How Effective Was the Home Renovation Tax Credit?Posted: September 15, 2010 at 3:55 PM by Real Estate Information
If you were planning on using the government’s Home Renovation Tax Credit, you’ve unfortunately missed your chance: the program ended at the beginning of February. However, now that is over, we are starting to get an idea of how it affected the real estate industry.
A recent report released by the Toronto-Dominion Bank tries to do just that. It argues that the tax credit did encourage people to renovate, and helped boost the economy. Diana Petramala, the author of the report, estimates that the credit encouraged $4 billion to be spent on renovations.
However, the bad news is that most of the money spent was from loans. Petramala says, “We believe that the stimulus measure likely borrowed $3-billion of demand from the future.”
This is bad news, because it suggests that demand from these consumers might be weaker in the near future as they try to recover from their debts. There will be some lingering benefits from the renovation spending – these projects will likely push up activity throughout 2010. But as Petramala notes, “the pace of growth will diminish over the course of the year and into 2011 as payback from the tax credit occurs.” This will have a dampening effect on Canada’s economic recovery.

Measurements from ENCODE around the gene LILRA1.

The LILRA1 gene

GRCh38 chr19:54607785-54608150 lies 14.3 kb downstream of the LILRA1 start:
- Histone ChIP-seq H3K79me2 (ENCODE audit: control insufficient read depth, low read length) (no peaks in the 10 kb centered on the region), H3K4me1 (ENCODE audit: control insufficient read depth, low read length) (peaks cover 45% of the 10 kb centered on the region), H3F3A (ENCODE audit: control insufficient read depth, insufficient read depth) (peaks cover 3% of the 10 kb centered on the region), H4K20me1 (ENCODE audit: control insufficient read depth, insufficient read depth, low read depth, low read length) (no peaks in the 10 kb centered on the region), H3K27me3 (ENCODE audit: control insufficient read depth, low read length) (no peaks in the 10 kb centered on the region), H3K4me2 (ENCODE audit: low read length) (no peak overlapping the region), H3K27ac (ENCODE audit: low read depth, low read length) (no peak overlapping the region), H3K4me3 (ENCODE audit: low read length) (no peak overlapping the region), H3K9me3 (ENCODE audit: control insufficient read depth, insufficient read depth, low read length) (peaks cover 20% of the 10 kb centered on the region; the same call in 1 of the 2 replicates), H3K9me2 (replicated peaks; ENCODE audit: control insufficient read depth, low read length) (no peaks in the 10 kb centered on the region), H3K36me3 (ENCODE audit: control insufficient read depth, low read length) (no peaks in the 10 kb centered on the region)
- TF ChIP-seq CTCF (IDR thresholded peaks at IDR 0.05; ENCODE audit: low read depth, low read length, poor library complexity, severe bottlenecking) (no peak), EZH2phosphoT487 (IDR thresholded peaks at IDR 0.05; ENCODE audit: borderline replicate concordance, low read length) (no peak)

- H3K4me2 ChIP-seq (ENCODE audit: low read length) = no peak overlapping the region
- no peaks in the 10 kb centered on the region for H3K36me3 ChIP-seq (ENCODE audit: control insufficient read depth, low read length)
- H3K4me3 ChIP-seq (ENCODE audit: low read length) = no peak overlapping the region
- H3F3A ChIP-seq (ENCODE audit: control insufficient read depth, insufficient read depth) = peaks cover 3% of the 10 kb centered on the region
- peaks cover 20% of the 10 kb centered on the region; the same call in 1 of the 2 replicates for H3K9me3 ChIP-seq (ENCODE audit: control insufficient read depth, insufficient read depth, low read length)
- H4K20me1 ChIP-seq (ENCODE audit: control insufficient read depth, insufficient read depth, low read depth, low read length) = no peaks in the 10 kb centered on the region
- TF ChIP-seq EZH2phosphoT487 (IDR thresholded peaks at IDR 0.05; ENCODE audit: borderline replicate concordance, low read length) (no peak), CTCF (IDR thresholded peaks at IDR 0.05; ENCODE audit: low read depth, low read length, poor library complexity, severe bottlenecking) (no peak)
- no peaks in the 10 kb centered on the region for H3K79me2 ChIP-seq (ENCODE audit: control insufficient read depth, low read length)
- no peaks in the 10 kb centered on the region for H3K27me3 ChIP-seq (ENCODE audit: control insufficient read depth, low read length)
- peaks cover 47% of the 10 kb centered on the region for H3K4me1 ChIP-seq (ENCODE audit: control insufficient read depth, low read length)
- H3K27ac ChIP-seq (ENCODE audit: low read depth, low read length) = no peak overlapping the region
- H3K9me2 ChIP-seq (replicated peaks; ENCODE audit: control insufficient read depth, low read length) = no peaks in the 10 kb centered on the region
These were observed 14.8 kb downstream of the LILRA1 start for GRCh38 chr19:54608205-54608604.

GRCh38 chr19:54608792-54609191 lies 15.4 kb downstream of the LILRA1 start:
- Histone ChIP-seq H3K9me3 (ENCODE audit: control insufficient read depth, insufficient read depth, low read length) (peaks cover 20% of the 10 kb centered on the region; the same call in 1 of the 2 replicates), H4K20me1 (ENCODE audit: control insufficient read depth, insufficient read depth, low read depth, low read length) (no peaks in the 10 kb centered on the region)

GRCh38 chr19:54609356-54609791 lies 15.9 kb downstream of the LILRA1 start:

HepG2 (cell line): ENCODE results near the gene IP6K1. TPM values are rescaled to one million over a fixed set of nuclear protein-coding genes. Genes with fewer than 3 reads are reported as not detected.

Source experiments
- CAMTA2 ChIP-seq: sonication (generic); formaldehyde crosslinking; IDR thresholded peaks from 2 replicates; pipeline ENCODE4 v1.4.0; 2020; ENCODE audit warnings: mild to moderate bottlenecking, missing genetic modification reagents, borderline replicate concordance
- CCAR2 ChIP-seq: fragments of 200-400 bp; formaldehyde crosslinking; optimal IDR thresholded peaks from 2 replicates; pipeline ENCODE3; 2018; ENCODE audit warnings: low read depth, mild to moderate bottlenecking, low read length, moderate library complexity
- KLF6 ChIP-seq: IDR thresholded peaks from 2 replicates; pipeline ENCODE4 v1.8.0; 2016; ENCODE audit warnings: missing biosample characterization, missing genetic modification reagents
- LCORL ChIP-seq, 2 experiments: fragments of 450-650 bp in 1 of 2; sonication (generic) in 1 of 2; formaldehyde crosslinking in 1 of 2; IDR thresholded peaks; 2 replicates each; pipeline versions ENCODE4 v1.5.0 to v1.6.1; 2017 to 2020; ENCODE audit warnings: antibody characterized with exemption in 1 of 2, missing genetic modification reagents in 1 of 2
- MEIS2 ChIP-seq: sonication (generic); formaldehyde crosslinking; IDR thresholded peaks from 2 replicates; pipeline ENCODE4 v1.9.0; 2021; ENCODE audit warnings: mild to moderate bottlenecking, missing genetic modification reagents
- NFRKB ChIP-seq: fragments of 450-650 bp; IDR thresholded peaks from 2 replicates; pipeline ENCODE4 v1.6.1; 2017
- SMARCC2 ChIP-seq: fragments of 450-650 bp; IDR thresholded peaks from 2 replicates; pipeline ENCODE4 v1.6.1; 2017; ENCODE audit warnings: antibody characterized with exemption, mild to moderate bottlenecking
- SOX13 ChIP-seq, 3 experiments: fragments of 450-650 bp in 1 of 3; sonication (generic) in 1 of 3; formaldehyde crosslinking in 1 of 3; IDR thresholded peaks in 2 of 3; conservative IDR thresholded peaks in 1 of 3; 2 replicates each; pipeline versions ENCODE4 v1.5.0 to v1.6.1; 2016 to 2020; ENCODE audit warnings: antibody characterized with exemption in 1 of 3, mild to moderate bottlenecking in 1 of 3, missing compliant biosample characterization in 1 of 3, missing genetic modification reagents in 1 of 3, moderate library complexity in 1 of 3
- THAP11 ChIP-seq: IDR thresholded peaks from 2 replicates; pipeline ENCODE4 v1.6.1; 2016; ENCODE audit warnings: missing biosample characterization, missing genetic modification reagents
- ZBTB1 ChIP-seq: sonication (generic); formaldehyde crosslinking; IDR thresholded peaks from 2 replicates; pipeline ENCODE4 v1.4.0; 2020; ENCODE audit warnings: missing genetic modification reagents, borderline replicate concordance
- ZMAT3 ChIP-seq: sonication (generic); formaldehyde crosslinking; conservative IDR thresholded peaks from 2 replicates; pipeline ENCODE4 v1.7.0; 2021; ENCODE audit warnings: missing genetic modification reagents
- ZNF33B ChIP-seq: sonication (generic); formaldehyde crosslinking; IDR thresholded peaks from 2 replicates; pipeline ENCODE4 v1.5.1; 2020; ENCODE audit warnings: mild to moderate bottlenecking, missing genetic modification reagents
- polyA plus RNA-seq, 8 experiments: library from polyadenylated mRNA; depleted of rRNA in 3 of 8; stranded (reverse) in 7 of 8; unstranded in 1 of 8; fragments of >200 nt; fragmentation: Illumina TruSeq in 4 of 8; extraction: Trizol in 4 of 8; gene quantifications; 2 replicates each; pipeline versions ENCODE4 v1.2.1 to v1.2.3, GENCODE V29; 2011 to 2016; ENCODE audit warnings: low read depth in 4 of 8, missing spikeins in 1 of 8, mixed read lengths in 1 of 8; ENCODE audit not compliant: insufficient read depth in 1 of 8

Even more worrying is the fact that interest rates are expected to rise. If many of the home renovators are putting these expenses on credit card debt, rising interest rates could really knock consumption. And we’re deep in debt. In 2009, home indebtedness reached the historical high of 140% of income.
As well, these renovations might be encouraging the recent upswing in the housing market. If householders are going into debt to pay for renovations, they might feel they need to sell quickly in order to dig themselves out of credit card debt.
Nevertheless, we shouldn’t get too upset about these sorts of analysis. It’s always difficult to predict what the market will be like next month, let alone a year from now. In the end, what matters is not whether most people have wracked up large credit card debts – the problem is whether you have. Try to keep your spending in line, and let the future take care of itself!